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    « Publishers Weekly and Self-Publishing | Main | Recording Stories with Speech Recognition Software »
    Saturday
    Sep042010

    The Family Historian's Dilemma

    In a recent Matilda Butler, who along with Kendra Bonnet, blogs at Women’s Memoirs discussed an insight about family history she had while visiting the Steinbeck Center in Salinas, California.

    Said Butler:

     I stood watching a video of interviews with workers who have contributed to the growth of Salinas over the past 100 years. I was struck by what was missing. One person described how his family, his grandparents, moved from the Philippines to Hawaii and then on to California. He said he didn’t know why they didn’t stay in Hawaii, he just knew that they moved to California several years before his father was born. Another man spoke about his parents leaving Italy for California. He didn’t know the year they moved to Salinas. The stories continued in this vein. It was interesting to see how many cultures have made a contribution to the farming in Salinas, but none of these descendants knew the details. They didn’t know what motivated their families to move or when they moved or what they found when they arrived or why they stayed.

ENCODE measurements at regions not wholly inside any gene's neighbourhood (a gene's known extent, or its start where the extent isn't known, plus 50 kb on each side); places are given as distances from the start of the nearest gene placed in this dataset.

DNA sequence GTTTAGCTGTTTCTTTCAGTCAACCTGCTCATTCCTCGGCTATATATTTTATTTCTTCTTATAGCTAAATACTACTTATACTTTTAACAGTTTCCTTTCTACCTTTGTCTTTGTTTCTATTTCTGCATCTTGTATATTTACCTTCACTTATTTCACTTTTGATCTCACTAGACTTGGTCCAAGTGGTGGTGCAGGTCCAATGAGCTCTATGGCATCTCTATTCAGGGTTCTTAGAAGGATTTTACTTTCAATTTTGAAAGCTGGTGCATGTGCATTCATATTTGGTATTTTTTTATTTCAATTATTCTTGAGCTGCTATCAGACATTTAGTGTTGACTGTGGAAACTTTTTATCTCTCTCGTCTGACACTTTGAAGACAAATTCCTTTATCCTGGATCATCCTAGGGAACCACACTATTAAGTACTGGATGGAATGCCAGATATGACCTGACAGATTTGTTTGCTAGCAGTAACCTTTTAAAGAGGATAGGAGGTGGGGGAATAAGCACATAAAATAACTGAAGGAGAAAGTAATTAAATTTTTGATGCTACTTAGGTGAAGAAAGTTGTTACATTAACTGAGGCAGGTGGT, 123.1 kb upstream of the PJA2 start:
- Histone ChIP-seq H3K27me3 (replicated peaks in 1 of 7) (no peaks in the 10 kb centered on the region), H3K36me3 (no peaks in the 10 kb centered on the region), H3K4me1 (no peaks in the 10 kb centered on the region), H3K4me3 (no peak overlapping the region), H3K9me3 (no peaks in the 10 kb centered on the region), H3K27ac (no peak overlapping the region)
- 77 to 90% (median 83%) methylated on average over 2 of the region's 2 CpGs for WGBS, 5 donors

It was an eloquent statement of a dilemma faced by many family historians. While genealogical details of their family trees are complete, the stories of the people who inhabit its branches have been lost. A number of the conversations Nancy and I had with people at the Salt Lake Family History Expo focused on trying to find lost stories of ancestors.

    What is clear is that the longer you wait to get your family history started, the more likely it is this will happen to you. If you followed Nancy’s series on story recording over the last few days, you have some excellent guides to help you in gathering your family’s stories. [If you haven’t yet seen the series, take a look at our last four posts.] But whatever you do, talk with relatives to gather the stories they have and make sure they are preserved.

    You may wait to start your family history book, but don’t wait to gather the stories that will make it interesting and memorable for your readers when you do get it done.

     

    To read Matilda Butler's full post, click here.

    

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